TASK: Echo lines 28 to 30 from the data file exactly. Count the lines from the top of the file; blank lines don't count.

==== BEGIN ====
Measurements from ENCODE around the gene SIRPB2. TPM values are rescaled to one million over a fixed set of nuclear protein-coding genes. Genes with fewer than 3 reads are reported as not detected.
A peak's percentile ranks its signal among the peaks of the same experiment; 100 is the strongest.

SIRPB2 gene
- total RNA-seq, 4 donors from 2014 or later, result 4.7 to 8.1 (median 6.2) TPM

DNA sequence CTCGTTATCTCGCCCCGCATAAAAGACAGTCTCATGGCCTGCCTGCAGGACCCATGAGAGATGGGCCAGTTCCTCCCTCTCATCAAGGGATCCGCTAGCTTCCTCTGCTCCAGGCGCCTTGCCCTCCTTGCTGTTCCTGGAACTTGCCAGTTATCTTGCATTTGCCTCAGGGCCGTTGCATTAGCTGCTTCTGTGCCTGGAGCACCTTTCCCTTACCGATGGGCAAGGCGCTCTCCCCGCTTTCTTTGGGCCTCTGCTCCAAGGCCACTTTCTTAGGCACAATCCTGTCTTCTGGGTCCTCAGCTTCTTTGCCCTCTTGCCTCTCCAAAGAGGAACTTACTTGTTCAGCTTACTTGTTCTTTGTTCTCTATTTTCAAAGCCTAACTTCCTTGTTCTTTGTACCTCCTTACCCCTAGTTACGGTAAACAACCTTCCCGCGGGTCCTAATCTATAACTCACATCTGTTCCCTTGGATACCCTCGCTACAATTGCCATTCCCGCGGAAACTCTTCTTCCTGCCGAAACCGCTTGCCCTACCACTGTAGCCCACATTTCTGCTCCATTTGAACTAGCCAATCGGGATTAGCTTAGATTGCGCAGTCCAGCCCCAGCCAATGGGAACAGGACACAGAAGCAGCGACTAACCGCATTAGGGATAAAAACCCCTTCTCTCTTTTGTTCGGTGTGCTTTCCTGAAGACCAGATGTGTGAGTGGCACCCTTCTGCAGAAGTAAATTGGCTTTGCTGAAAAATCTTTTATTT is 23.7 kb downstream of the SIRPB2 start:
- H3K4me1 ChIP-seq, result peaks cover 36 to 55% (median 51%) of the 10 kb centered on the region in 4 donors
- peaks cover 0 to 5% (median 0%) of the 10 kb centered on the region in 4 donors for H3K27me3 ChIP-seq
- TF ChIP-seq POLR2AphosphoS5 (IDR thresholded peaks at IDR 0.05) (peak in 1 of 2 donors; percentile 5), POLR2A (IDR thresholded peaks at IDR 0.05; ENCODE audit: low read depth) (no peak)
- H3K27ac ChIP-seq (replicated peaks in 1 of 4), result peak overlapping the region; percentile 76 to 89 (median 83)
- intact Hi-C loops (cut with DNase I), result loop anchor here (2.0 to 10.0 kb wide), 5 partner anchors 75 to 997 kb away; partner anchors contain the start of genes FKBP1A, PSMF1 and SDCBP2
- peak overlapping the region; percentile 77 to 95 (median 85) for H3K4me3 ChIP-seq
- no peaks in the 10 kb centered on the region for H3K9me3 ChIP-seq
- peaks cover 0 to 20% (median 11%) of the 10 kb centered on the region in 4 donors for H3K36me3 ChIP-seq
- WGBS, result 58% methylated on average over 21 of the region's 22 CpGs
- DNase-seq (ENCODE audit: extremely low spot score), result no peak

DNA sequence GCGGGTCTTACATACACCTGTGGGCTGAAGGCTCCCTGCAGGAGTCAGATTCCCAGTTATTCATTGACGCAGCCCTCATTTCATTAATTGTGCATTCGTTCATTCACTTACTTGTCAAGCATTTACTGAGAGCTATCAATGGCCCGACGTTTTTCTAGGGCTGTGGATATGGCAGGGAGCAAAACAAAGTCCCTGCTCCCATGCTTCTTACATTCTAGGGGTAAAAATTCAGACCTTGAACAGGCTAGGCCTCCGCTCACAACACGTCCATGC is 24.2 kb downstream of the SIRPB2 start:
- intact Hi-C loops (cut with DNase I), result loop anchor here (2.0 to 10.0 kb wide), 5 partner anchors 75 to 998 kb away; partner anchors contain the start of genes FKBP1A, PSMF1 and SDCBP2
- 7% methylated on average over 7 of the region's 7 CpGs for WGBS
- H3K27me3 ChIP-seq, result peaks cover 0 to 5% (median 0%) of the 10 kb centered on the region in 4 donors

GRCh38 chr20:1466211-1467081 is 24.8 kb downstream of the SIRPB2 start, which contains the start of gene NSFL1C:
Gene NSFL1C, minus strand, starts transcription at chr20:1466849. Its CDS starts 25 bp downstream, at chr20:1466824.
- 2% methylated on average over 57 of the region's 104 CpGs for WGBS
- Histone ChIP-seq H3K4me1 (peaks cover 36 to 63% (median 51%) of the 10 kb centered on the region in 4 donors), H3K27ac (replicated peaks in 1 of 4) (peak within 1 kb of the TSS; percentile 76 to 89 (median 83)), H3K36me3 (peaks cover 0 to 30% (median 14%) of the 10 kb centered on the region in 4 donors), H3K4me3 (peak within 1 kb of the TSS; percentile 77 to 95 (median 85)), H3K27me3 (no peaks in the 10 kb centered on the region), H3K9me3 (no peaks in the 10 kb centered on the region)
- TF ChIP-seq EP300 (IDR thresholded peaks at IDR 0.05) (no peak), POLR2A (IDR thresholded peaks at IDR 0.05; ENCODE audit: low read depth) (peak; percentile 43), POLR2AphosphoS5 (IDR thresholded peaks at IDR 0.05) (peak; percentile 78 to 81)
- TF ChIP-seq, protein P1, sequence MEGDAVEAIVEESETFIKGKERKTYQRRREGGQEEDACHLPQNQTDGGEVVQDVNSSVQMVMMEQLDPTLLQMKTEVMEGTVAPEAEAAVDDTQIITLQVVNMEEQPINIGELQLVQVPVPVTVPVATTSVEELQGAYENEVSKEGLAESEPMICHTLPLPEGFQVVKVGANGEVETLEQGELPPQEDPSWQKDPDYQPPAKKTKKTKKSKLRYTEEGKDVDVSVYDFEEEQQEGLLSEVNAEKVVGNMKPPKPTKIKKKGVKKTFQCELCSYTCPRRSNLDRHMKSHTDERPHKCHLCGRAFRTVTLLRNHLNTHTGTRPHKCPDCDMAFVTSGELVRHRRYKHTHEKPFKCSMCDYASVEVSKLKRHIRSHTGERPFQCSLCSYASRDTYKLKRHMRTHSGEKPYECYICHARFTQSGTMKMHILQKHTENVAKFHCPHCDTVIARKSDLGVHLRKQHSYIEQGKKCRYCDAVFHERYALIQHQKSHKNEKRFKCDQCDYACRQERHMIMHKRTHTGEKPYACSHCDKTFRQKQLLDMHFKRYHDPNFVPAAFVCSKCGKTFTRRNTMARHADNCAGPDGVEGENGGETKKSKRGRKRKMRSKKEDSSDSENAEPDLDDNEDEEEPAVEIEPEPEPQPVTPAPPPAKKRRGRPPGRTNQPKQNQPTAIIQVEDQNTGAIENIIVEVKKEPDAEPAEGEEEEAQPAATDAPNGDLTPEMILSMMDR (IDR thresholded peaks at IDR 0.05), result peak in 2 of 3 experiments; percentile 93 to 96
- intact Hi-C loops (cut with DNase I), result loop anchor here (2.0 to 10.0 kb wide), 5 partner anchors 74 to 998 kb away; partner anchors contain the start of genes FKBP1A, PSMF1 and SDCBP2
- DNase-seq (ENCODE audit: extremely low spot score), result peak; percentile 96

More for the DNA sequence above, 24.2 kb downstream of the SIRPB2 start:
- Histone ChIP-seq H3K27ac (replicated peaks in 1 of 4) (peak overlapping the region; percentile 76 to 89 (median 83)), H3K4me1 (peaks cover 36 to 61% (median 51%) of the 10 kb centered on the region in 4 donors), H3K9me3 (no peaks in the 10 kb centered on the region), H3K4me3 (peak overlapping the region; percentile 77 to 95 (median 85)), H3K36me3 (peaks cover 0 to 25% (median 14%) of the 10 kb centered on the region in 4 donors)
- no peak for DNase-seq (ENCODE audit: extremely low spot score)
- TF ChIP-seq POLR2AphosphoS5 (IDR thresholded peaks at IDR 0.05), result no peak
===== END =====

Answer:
More for the DNA sequence above, 24.2 kb downstream of the SIRPB2 start:
- Histone ChIP-seq H3K27ac (replicated peaks in 1 of 4) (peak overlapping the region; percentile 76 to 89 (median 83)), H3K4me1 (peaks cover 36 to 61% (median 51%) of the 10 kb centered on the region in 4 donors), H3K9me3 (no peaks in the 10 kb centered on the region), H3K4me3 (peak overlapping the region; percentile 77 to 95 (median 85)), H3K36me3 (peaks cover 0 to 25% (median 14%) of the 10 kb centered on the region in 4 donors)
- no peak for DNase-seq (ENCODE audit: extremely low spot score)